A role for nitroxyl (HNO) as an endothelium-derived relaxing and hyperpolarizing factor in resistance arteries. / Andrews, Karen L.; Irvine, Jennifer C.; Tare, Marianne; Apostolopoulos, Jacqueline; Favaloro, Joanne L.; Triggle, Christopher; Kemp-Harper, Barbara K.

In: British Journal of Pharmacology, Vol. 157, No. 4, 06.2009, p. 540-550.

Research output: Contribution to journalArticle

Andrews, Karen L. ; Irvine, Jennifer C. ; Tare, Marianne ; Apostolopoulos, Jacqueline ; Favaloro, Joanne L. ; Triggle, Christopher ; Kemp-Harper, Barbara K. / A role for nitroxyl (HNO) as an endothelium-derived relaxing and hyperpolarizing factor in resistance arteries. In: British Journal of Pharmacology. 2009 ; Vol. 157, No. 4. pp. 540-550.
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AU - Irvine, Jennifer C.

AU - Tare, Marianne

AU - Apostolopoulos, Jacqueline

AU - Favaloro, Joanne L.

AU - Triggle, Christopher

AU - Kemp-Harper, Barbara K.

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N2 - Background and purpose: Nitroxyl (HNO) is emerging as an important regulator of vascular tone as it is potentially produced endogenously and dilates conduit and resistance arteries. This study investigates the contribution of endogenous HNO to endothelium-dependent relaxation and hyperpolarization in resistance arteries. Experimental approach: Rat and mouse mesenteric arteries were mounted in small vessel myographs for isometric force and smooth muscle membrane potential recording. Key results: Vasorelaxation to the HNO donor, Angeli's salt, was attenuated in both species by the soluble guanylate cyclase inhibitor (ODQ, 1 H-[1,2,4]oxadiazolo[4,3-a]quinoxaline-1 -one), the voltage-dependent K - channel inhibitor, 4-aminopyridine (4-AP) and the HNO scavenger, L-cysteine. In mouse mesenteric arteries, nitric oxide (NO) synthase inhibition (with L-NAME, N ω-Nitro-L- arginine methyl ester) markedly attenuated acetylcholine (ACh)-mediated relaxation. Scavenging the uncharged form of NO (NO ̇) with hydroxocobalamin (HXC) or HNO with L-cysteine, or 4-AP decreased the sensitivity to ACh, and a combination of HXC and L-cysteine reduced ACh-mediated relaxation, as did L-NAME alone. ACh-induced hyperpolarizations were significantly attenuated by 4-AP alone and in combination with L-NAME. In rat mesenteric arteries, blocking the effects of endothelium-derived hyperpolarizing factor (EDHF) (charybdotoxin and apamin) decreased ACh-mediated relaxation 10-fold and unmasked a NO-dependent component, mediated equally by HNO and NO ̇, as HXC and L-cysteine in combination now abolished vasorelaxation to ACh. Furthermore, ACh-evoked hyperpolarizations, resistant to EDHF inhibition, were virtually abolished by 4-AP. Conclusions and Implications: The factors contributing to vasorelaxation in mouse and rat mesenteric arteries are NO ̇ = HNO > EDHF and EDHF > HNO = NO ̇ respectively. This study identified HNO as an endothelium-derived relaxing and hyperpolarizing factor in resistance vessels.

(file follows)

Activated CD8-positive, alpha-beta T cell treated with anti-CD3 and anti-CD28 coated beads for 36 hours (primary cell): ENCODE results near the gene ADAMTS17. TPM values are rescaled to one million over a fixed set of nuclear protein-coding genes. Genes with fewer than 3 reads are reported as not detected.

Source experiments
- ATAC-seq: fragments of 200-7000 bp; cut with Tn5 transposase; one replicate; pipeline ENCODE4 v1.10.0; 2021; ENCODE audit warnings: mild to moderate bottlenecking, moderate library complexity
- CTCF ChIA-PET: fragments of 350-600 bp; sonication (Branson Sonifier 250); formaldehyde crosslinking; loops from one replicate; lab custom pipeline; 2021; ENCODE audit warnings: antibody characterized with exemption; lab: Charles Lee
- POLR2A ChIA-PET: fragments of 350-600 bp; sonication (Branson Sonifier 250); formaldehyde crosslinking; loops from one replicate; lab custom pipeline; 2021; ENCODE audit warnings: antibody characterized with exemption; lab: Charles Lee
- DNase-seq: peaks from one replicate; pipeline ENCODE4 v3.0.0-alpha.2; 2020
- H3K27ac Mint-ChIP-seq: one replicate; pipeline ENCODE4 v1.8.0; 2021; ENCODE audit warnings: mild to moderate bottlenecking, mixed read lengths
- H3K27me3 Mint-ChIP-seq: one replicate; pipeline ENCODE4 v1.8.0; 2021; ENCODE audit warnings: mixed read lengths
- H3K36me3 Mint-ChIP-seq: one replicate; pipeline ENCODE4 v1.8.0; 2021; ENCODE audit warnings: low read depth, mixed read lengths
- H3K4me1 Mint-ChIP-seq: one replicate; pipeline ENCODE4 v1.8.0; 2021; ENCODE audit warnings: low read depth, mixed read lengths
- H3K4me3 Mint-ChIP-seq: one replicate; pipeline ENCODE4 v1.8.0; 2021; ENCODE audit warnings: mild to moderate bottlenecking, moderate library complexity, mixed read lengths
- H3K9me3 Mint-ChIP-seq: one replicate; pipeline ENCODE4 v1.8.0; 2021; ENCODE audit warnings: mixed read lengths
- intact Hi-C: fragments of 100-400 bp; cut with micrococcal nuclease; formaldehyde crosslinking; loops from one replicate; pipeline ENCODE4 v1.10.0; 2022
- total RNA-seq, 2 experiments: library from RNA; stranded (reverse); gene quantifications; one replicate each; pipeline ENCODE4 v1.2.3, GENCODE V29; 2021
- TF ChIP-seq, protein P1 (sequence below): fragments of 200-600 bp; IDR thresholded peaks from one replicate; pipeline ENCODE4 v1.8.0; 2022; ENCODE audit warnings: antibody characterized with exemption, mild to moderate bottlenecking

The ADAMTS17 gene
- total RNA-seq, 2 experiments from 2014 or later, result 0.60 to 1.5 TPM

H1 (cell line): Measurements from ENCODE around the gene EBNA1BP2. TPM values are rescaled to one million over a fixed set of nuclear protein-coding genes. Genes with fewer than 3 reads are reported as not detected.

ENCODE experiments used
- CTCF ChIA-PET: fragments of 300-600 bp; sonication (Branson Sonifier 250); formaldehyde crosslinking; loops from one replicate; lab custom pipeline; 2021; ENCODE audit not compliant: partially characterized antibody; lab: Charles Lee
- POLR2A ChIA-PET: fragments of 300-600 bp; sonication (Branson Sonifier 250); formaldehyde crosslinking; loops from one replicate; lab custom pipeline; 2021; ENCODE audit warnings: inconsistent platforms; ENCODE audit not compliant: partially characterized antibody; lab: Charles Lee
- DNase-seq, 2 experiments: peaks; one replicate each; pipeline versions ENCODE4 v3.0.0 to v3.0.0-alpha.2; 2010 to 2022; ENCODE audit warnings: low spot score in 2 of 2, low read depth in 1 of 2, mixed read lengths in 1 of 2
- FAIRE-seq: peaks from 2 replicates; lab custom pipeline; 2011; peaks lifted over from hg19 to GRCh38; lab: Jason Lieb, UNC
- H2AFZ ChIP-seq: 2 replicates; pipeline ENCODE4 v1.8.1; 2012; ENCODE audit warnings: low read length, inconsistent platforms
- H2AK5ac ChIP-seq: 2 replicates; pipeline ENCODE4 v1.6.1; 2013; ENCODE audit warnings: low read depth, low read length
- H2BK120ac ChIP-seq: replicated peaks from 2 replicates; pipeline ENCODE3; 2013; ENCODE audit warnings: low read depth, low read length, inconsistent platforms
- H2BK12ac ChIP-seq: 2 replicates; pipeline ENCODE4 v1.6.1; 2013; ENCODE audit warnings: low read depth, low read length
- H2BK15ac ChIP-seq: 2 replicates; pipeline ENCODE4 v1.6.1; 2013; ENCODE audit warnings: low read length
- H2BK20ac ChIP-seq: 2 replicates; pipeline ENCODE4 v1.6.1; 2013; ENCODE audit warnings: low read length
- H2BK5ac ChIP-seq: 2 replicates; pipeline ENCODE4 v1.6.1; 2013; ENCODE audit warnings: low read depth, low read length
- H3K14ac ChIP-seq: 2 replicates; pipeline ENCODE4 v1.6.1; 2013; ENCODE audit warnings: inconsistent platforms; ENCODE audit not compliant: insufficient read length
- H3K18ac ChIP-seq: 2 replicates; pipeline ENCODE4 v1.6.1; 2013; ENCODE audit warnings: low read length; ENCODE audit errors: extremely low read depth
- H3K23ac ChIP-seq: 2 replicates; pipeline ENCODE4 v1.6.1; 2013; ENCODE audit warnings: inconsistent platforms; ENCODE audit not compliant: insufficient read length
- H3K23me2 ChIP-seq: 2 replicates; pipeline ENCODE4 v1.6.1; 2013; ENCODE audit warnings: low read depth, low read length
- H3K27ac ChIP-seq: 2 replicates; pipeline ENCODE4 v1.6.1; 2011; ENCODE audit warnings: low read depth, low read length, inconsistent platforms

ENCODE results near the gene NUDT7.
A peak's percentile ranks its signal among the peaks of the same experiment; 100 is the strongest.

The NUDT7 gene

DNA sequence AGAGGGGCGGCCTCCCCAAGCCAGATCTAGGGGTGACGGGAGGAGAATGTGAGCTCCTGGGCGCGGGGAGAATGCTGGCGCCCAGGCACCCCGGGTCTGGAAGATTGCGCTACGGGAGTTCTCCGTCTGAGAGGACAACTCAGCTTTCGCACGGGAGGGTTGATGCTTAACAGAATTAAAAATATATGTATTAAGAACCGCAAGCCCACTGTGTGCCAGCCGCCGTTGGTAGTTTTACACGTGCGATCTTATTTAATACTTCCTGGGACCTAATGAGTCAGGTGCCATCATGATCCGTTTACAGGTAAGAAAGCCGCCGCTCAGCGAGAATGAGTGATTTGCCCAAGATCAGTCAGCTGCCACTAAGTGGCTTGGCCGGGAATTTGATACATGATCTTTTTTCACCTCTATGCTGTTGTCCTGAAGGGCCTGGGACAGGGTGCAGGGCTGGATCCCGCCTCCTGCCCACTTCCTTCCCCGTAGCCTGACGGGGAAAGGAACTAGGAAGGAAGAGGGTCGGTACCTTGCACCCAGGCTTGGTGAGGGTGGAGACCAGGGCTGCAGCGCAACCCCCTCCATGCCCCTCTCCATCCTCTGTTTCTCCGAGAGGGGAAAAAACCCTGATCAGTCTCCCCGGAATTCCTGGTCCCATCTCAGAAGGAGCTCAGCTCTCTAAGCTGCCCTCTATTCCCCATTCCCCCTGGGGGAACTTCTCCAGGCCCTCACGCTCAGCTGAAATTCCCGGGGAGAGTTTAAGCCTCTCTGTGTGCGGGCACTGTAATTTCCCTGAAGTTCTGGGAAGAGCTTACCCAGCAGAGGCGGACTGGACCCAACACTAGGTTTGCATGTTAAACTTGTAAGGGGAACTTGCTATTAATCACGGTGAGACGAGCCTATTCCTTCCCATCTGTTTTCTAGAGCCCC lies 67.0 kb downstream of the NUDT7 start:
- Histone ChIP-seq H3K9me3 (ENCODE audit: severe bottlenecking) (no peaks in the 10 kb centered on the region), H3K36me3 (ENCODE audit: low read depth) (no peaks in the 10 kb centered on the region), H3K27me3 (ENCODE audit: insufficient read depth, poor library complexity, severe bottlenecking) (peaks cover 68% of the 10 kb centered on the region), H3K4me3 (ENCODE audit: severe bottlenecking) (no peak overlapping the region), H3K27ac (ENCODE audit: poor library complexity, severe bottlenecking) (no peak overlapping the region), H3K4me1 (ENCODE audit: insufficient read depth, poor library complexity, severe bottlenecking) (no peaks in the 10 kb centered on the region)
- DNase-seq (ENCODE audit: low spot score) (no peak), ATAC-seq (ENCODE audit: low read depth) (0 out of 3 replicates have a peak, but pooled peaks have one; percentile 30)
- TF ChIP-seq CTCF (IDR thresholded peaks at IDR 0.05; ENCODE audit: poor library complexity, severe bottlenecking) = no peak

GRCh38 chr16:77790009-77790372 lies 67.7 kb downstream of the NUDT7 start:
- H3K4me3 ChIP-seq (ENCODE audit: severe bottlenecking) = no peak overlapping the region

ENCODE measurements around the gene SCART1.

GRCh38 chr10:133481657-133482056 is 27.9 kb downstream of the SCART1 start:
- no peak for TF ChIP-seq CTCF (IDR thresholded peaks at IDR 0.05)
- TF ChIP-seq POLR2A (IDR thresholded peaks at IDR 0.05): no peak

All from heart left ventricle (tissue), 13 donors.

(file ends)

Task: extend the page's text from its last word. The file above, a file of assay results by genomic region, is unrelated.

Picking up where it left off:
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KW - Endothelial factors

KW - Endothelium-derived relaxing factor

KW - Nitric oxide

KW - Nitroxyl

KW - Redox signalling

KW - Vasorelaxation